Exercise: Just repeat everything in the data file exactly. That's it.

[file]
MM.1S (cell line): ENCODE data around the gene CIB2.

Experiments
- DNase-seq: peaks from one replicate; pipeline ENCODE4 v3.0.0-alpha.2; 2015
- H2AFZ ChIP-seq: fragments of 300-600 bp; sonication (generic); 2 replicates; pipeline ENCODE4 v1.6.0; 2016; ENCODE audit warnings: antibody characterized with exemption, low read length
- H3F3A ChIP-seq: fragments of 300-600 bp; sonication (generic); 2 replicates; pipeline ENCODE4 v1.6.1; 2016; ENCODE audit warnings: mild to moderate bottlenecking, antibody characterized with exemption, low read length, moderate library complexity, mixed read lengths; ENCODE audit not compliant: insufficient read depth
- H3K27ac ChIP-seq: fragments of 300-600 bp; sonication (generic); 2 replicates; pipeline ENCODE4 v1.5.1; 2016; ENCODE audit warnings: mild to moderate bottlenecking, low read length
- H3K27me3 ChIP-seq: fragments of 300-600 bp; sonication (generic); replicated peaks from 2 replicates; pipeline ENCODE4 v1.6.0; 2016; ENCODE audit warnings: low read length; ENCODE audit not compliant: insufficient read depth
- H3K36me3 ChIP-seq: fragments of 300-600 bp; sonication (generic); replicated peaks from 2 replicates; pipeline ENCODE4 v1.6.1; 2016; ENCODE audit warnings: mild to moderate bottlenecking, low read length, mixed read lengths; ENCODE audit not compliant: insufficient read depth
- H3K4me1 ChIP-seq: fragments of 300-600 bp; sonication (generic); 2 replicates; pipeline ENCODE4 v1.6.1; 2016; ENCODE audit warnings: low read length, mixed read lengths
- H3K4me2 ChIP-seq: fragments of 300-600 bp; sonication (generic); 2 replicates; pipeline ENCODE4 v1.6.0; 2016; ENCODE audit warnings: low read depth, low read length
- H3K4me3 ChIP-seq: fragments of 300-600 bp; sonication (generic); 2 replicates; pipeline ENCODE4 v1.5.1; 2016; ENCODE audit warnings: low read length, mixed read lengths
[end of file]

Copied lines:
MM.1S (cell line): ENCODE data around the gene CIB2.

Experiments
- DNase-seq: peaks from one replicate; pipeline ENCODE4 v3.0.0-alpha.2; 2015
- H2AFZ ChIP-seq: fragments of 300-600 bp; sonication (generic); 2 replicates; pipeline ENCODE4 v1.6.0; 2016; ENCODE audit warnings: antibody characterized with exemption, low read length
- H3F3A ChIP-seq: fragments of 300-600 bp; sonication (generic); 2 replicates; pipeline ENCODE4 v1.6.1; 2016; ENCODE audit warnings: mild to moderate bottlenecking, antibody characterized with exemption, low read length, moderate library complexity, mixed read lengths; ENCODE audit not compliant: insufficient read depth
- H3K27ac ChIP-seq: fragments of 300-600 bp; sonication (generic); 2 replicates; pipeline ENCODE4 v1.5.1; 2016; ENCODE audit warnings: mild to moderate bottlenecking, low read length
- H3K27me3 ChIP-seq: fragments of 300-600 bp; sonication (generic); replicated peaks from 2 replicates; pipeline ENCODE4 v1.6.0; 2016; ENCODE audit warnings: low read length; ENCODE audit not compliant: insufficient read depth
- H3K36me3 ChIP-seq: fragments of 300-600 bp; sonication (generic); replicated peaks from 2 replicates; pipeline ENCODE4 v1.6.1; 2016; ENCODE audit warnings: mild to moderate bottlenecking, low read length, mixed read lengths; ENCODE audit not compliant: insufficient read depth
- H3K4me1 ChIP-seq: fragments of 300-600 bp; sonication (generic); 2 replicates; pipeline ENCODE4 v1.6.1; 2016; ENCODE audit warnings: low read length, mixed read lengths
- H3K4me2 ChIP-seq: fragments of 300-600 bp; sonication (generic); 2 replicates; pipeline ENCODE4 v1.6.0; 2016; ENCODE audit warnings: low read depth, low read length
- H3K4me3 ChIP-seq: fragments of 300-600 bp; sonication (generic); 2 replicates; pipeline ENCODE4 v1.5.1; 2016; ENCODE audit warnings: low read length, mixed read lengths